For optimum consistency and predictability, it is necessary to maintain each transducer head as close to its associated recording surface as possible, i.e., to minimize the flying height of the head. Accordingly, a smooth recording surface is preferred, as well as a smooth opposing surface of the associated transducer head. However, if the head surface and the recording surface are too flat, the precision match of these surfaces gives rise to excessive stiction and friction during the start up and stopping phases, thereby causing wear to the head and recording surfaces, eventually leading to what is referred to as a “head crash.” Thus, there are competing goals of reduced head/disk friction and minimum transducer flying height.
Conventional practices for addressing these apparent competing objectives involve providing a magnetic disk with a roughened recording surface to reduce the head/disk friction by technique generally referred to as “texturing.” Conventional texturing techniques involve mechanical polishing or laser texturing the surface of a disk substrate to provide a texture thereon prior to subsequent deposition of layers, such as an underlayer, a magnetic layer, a protective overcoat, and a lubricant topcoat, wherein the texture on the surface of the substrate is intended to be substantially replicated in the subsequently deposited layers.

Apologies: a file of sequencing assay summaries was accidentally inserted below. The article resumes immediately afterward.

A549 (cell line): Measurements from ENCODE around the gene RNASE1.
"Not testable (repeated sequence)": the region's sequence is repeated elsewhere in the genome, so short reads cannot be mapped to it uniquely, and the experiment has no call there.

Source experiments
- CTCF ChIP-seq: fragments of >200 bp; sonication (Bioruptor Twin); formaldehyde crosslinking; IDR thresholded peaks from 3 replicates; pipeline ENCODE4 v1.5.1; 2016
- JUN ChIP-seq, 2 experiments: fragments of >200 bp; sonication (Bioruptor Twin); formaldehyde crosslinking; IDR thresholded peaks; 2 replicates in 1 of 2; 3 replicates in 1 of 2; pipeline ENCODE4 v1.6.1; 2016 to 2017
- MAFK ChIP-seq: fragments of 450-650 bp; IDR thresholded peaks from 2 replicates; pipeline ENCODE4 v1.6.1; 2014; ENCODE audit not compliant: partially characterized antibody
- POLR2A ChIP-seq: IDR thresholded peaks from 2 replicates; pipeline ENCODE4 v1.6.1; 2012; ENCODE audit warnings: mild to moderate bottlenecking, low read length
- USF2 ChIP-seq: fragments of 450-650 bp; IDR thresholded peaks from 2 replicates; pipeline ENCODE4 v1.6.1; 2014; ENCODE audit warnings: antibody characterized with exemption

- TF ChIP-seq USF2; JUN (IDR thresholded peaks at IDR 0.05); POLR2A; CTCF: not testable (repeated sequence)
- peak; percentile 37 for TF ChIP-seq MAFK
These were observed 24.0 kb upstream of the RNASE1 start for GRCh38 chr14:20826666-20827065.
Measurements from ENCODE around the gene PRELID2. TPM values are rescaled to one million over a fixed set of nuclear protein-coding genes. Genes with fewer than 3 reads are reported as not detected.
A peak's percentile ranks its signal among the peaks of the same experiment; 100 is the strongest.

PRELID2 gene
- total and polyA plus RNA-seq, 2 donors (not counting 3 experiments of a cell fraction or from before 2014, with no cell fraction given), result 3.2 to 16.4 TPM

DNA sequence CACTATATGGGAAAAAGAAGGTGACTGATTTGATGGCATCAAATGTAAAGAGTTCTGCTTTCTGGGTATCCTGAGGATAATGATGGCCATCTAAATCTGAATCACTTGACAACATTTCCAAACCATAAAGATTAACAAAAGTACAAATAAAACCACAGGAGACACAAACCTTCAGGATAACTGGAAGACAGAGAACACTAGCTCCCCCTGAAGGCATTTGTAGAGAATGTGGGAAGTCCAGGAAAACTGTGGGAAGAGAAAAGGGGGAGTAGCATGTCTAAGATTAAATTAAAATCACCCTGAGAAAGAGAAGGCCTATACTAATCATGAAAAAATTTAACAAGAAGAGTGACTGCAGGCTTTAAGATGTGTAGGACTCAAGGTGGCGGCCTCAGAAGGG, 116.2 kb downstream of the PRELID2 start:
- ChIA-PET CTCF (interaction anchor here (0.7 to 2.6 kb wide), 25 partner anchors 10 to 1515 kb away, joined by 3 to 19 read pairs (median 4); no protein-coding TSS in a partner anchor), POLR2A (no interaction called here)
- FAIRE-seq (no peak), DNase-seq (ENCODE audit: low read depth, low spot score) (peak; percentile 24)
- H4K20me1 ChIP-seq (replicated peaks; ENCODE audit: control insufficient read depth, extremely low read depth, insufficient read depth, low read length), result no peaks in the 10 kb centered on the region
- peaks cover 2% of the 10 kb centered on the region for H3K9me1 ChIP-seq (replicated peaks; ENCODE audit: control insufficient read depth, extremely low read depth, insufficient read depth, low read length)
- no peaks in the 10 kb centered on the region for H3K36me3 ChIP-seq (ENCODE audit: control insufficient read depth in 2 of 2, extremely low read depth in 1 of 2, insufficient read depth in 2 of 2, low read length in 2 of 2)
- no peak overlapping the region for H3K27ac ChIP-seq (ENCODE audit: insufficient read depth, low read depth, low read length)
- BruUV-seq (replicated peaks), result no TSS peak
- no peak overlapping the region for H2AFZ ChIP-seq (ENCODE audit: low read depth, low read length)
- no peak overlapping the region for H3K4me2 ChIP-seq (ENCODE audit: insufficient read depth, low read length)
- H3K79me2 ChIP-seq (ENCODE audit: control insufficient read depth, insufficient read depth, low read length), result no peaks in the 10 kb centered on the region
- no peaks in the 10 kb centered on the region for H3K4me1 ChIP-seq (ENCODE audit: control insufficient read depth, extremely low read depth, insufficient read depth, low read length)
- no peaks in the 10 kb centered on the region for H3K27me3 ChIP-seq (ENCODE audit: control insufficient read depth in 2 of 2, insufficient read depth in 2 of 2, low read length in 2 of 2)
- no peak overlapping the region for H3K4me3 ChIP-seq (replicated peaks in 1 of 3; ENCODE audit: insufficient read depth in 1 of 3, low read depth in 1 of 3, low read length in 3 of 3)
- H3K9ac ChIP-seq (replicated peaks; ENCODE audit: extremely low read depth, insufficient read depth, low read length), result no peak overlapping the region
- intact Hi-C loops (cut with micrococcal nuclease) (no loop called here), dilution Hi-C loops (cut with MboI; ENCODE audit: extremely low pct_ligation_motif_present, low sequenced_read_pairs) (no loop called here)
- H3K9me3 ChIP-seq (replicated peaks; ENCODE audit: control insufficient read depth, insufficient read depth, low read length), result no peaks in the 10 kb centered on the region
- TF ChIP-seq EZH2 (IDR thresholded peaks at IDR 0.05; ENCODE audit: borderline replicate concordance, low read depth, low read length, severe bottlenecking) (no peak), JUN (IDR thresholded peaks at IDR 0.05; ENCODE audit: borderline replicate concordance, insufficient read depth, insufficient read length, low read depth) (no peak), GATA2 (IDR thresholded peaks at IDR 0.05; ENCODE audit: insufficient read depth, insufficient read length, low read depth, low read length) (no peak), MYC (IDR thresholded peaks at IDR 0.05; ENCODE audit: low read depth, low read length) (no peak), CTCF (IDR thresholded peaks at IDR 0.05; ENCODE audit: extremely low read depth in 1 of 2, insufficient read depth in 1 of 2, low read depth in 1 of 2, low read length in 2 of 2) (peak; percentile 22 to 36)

A typical longitudinal recording medium is depicted in FIG. 1 and comprises a substrate 10, typically an aluminum (Al)-alloy, such as an aluminum-magnesium (Al—Mg)-alloy, plated with a layer of amorphous nickel-phosphorus (NiP). Alternative substrates include glass, glass-ceramic materials and graphite. Substrate 10 typically contains sequentially deposited on each side thereof a chromium (Cr) or Cr-alloy underlayer 11, 11′, a cobalt (Co)-base alloy magnetic layer 12, 12′, a protective overcoat 13, 13′, an a lubricant topcoat 14, 14′. Cr underlayer 11, 11′ can be applied as a composite comprising a plurality of sub-underlayers 11A, 11A′.
The protective overcoat desirably possesses high durability, density and hardness to protect the underlying magnetic layer providing wear resistance and encouraging durability of the magnetic recording medium arrangement. Typically, a thin film of zirconium oxide, silicon oxide or carbon is used as a protective overcoat.